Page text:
The guideline for marketing plan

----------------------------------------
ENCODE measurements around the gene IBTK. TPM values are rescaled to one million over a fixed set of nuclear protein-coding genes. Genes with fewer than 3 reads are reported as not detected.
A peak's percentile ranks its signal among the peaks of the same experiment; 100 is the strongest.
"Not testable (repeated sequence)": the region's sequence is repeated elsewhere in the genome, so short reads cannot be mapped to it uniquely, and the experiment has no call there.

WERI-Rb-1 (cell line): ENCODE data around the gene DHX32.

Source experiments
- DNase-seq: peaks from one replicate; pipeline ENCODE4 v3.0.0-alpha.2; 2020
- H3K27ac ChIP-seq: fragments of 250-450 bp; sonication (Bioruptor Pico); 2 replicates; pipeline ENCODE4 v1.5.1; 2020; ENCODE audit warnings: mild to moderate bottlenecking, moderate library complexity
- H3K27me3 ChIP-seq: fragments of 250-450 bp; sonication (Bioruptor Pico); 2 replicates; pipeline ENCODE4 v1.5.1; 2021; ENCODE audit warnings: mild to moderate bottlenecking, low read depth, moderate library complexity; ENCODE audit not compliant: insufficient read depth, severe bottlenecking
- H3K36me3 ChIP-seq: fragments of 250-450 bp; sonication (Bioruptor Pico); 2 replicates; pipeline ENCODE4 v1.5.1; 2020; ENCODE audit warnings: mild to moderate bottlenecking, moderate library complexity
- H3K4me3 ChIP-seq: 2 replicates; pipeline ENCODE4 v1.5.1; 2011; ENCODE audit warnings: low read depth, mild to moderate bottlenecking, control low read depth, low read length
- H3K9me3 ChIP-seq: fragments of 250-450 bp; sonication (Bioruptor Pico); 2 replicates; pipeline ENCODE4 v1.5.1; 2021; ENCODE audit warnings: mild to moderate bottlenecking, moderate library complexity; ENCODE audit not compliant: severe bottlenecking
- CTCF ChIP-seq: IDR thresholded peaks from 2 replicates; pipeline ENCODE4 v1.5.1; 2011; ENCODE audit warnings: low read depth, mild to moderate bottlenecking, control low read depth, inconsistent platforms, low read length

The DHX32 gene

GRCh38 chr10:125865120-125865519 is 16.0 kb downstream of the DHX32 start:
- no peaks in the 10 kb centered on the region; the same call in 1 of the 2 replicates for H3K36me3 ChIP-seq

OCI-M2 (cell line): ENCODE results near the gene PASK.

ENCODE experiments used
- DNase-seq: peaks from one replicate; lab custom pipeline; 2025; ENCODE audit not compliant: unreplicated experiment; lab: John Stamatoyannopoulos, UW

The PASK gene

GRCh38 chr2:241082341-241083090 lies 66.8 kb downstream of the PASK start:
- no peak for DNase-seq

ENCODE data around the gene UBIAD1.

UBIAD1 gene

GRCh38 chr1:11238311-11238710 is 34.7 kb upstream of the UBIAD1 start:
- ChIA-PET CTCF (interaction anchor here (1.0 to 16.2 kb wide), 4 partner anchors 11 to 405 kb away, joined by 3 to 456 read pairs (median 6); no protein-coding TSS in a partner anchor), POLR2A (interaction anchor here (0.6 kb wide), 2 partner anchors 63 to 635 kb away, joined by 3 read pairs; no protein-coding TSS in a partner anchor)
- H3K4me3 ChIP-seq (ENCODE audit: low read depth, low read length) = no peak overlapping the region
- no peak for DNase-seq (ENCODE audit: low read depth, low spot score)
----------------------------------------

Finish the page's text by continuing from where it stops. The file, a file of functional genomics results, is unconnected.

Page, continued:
Step 1: Gather and analyze informationIn Step 1, collect and organize information about your industry and company. By collecting the following information and supporting documents you will be well on your way to a strong marketing plan. This information will help you understand your industry and your company’s place within it.As you gather information, organize the data. Physically copy and file short documents, note where you can go to read longer documents, and fill in URLs to other information as you find them.Existing Company Information• Current company goals.• Other business strategies.• Target customers for each product/service.• General approach when pricing.• Profitable products and/or services.• Unprofitable products and/or services.• Business strengths.• Business weaknesses.Information About the Outside Business Environment• Five competitors similar in size and products/services offered (and their Websites).• Five largest public companies in the industry, along with their Web sites.• More information about the industry and competitors (books, annual reports, white papers, articles, newsletters, trade associations, etc).Step 2: Verbalize your main challenge(s)After completing Step 1, one or two broad business issues or challenges have likely come to mind. Think about how you want to solve or address these issues in your marketing plan. When completed, your marketing plan will answer the question “How do I address these challenges?” If you are developing a company-wide marketing plan, you may want to identify a main challenge for each service or product line.Write down the biggest issues and challenges you want to focus on in your marketing plan.Step 3: Develop your objective(s)Your objective will be a natural extension of the main challenges you identified and your company’s overall business objectives. Think of your objective as a one-sentence “big picture” answer to your main challenges.If needed, review the information you gathered in Step 1. Consider industry trends; trends related to your target customers; strengths/weaknesses; opportunities/threats; revenue and cost-saving considerations; and long-term as well as short-term effects on business.Write down your objective(s), making each quantifiable (measurable) and specific. If you are developing a marketing plan for several services or product lines, write objectives for each.Step 4: Create strategiesOnce you have solidified your goal(s), you will identify strategies to support. These broad strategies will drive your choice of tactics / marketing programs. Your strategies define the general approaches you will take to meet each objective.Example: If a product line objective is to increase profit by 15%, one strategy may be to sell that product line from your Website. Another strategy may be to focus on increasing sales of the most profitable item in the line.When developing strategies, remember to take into account industry trends and opportunities from Step 1 as well as your strengths and weaknesses.Write down up to four strategies for each objective and explain how each will help meet the objective.Step 5: Choose tactics/marketing programsFinally, you will choose tactics (i.e. marketing programs). Once implemented, the tactics should lead to accomplishing your strategies. Remember to include all aspects of the marketing mix in your marketing programs. Consider all the “P’s” (product, price, place/distribution methods, promotion, people and process as well as the customer-oriented “C’s” (convenience, cost to the user, communication and customer needs and wants).Example: If one strategy is to sell a product line from your Website, a supporting program may be to convert certain printed items to digital format and sell them as downloads. Another program may be “Internet Only” offers, available only by visiting the site.When developing a “laundry list” of potential tactics/programs, a brainstorming session works well. When narrowing the list down, think about cost, ease of implementation, and potential success.For each strategy, write down a brainstormed list of programs/tactics that support the strategy. Then, narrow the list to the few with the most potential for each strategy. Write the edited list on your marketing plan summary page.By each tactic, write a preliminary budget and target completion date. You will probably want to include details and timelines in your marketing plan write-up.Marketing plan write-ups can range from a few pages to several hundred, depending on detail and company size. If you are a very small company or solo entrepreneur, for example, a one-page marketing plan summary (along with notes) may be all the documentation you need to begin implementing.Source: Free Articles from

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